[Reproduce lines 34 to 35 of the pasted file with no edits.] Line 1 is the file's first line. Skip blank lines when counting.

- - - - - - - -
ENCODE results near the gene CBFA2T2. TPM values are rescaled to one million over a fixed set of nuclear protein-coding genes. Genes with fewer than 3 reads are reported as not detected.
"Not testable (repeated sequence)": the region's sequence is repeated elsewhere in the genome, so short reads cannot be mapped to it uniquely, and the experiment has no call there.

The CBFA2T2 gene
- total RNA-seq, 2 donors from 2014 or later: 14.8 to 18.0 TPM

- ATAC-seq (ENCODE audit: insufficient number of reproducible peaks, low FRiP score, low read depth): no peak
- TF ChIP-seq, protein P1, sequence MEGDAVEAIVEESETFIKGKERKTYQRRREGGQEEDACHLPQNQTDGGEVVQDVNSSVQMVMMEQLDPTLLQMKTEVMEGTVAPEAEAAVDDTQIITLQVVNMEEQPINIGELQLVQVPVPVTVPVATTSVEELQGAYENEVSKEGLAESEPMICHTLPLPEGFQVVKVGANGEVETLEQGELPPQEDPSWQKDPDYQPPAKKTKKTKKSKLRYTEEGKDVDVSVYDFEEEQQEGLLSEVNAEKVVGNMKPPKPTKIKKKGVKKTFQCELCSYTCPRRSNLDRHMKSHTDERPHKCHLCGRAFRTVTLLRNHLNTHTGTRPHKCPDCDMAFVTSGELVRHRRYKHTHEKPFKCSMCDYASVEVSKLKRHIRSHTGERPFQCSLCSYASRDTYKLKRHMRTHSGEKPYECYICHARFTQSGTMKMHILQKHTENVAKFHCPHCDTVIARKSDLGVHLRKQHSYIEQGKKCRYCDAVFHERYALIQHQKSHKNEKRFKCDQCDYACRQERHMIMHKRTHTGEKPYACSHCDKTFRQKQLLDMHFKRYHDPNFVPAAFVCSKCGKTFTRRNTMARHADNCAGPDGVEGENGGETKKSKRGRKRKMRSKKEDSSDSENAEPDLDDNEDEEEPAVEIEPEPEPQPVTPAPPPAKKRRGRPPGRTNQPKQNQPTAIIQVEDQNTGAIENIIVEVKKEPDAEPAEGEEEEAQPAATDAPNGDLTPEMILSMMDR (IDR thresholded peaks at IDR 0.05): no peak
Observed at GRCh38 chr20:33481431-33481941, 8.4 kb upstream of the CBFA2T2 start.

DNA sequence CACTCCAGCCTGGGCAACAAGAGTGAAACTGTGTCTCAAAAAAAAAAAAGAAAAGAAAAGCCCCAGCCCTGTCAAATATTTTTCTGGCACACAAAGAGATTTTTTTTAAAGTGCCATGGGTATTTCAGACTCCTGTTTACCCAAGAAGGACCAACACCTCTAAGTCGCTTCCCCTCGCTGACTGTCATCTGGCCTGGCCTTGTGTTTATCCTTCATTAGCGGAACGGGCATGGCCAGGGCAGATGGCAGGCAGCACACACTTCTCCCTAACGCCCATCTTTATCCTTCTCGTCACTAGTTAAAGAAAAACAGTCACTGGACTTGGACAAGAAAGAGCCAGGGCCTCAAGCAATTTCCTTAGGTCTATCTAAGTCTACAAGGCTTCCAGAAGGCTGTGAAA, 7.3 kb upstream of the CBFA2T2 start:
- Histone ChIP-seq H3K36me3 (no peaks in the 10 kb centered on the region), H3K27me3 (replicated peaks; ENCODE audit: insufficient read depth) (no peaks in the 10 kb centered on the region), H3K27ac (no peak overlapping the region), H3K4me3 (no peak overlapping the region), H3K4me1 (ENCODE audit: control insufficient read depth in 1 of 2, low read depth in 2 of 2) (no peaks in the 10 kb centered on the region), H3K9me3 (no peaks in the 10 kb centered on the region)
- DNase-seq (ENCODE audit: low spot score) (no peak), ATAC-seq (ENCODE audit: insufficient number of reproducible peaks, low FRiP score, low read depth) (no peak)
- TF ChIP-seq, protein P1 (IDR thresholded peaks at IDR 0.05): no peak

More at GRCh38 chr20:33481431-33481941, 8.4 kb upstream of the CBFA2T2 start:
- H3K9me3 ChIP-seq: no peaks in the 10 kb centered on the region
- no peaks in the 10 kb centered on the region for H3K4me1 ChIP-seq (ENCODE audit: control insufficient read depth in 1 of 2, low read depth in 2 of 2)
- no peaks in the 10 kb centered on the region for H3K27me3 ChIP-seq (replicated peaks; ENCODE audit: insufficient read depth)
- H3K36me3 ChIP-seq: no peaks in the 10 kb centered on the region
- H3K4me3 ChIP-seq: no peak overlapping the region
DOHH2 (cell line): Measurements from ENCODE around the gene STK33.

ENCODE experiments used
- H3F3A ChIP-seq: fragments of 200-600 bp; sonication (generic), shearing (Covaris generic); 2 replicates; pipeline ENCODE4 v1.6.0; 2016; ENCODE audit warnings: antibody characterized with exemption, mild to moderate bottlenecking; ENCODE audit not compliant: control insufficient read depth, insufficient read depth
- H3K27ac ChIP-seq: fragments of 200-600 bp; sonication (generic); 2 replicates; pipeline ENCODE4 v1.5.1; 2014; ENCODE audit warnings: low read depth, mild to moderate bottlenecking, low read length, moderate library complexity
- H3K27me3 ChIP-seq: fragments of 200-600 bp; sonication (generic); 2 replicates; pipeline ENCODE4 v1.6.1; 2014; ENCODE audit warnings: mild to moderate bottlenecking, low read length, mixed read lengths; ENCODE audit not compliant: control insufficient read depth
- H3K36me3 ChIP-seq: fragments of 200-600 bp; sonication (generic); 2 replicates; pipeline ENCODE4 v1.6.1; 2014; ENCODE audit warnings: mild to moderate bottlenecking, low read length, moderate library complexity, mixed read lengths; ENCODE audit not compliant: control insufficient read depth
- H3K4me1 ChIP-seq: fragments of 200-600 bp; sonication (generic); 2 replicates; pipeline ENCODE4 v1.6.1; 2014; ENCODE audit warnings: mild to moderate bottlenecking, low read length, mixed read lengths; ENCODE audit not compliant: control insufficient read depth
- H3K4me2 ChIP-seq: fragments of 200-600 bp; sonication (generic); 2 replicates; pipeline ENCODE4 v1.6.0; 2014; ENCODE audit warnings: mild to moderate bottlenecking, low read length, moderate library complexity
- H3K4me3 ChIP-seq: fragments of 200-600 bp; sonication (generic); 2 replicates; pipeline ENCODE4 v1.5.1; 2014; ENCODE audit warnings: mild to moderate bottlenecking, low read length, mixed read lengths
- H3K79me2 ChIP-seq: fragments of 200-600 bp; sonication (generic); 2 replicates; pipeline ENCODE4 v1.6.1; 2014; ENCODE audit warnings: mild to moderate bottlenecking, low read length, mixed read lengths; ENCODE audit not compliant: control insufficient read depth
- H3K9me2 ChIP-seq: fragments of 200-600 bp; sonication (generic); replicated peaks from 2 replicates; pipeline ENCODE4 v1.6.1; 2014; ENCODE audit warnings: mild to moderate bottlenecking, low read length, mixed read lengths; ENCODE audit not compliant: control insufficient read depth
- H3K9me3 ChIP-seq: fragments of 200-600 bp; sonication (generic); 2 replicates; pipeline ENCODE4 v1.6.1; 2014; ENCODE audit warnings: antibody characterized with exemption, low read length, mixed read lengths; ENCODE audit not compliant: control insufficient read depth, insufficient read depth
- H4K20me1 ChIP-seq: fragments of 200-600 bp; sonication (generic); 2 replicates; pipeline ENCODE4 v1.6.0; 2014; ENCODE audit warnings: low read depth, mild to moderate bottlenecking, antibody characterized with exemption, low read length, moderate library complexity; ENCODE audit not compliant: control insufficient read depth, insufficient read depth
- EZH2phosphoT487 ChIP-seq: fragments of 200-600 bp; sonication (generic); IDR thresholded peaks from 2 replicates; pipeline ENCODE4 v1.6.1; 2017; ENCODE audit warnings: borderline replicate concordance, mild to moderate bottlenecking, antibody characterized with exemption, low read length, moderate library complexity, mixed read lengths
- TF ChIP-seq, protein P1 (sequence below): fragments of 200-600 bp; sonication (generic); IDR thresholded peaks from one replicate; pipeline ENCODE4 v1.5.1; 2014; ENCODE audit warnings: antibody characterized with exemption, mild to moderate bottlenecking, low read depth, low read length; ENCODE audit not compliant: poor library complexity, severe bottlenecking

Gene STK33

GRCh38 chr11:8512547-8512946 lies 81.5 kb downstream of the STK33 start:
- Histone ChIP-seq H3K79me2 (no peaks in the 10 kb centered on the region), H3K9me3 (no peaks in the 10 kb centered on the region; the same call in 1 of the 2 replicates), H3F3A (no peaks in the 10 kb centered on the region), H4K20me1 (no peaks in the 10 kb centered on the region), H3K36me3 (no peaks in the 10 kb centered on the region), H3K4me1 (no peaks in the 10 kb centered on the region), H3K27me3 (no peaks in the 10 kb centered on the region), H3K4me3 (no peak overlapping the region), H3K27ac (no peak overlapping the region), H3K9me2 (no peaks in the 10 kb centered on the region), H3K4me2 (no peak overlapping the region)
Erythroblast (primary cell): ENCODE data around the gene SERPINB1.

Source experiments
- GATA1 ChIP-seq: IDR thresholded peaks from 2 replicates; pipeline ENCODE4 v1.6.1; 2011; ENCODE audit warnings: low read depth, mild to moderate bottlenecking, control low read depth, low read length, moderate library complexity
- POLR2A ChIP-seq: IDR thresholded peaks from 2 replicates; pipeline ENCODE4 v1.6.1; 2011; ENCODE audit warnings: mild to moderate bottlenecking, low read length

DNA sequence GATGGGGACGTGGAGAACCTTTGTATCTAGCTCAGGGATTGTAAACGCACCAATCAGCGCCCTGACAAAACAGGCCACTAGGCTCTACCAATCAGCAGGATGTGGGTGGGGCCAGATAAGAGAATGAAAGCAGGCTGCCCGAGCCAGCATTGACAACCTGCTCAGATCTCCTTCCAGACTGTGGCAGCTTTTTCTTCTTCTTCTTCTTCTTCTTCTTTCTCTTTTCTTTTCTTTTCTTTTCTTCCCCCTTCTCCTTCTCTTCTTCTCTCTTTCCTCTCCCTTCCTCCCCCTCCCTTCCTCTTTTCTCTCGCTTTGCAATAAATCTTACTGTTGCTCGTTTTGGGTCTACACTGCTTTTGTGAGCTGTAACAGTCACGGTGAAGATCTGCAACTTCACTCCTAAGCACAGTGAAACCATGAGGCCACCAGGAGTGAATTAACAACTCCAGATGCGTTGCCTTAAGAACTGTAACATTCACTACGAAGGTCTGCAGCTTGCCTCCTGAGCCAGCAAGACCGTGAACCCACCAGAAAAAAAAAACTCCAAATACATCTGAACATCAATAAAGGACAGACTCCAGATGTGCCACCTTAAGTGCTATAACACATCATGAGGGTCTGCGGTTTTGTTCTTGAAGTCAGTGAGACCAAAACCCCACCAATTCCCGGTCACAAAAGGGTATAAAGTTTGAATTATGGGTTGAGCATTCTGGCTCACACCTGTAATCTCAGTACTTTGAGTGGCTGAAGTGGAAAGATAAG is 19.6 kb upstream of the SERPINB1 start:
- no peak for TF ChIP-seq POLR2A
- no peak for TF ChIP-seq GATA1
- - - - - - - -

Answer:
GRCh38 chr11:8512547-8512946 lies 81.5 kb downstream of the STK33 start:
- Histone ChIP-seq H3K79me2 (no peaks in the 10 kb centered on the region), H3K9me3 (no peaks in the 10 kb centered on the region; the same call in 1 of the 2 replicates), H3F3A (no peaks in the 10 kb centered on the region), H4K20me1 (no peaks in the 10 kb centered on the region), H3K36me3 (no peaks in the 10 kb centered on the region), H3K4me1 (no peaks in the 10 kb centered on the region), H3K27me3 (no peaks in the 10 kb centered on the region), H3K4me3 (no peak overlapping the region), H3K27ac (no peak overlapping the region), H3K9me2 (no peaks in the 10 kb centered on the region), H3K4me2 (no peak overlapping the region)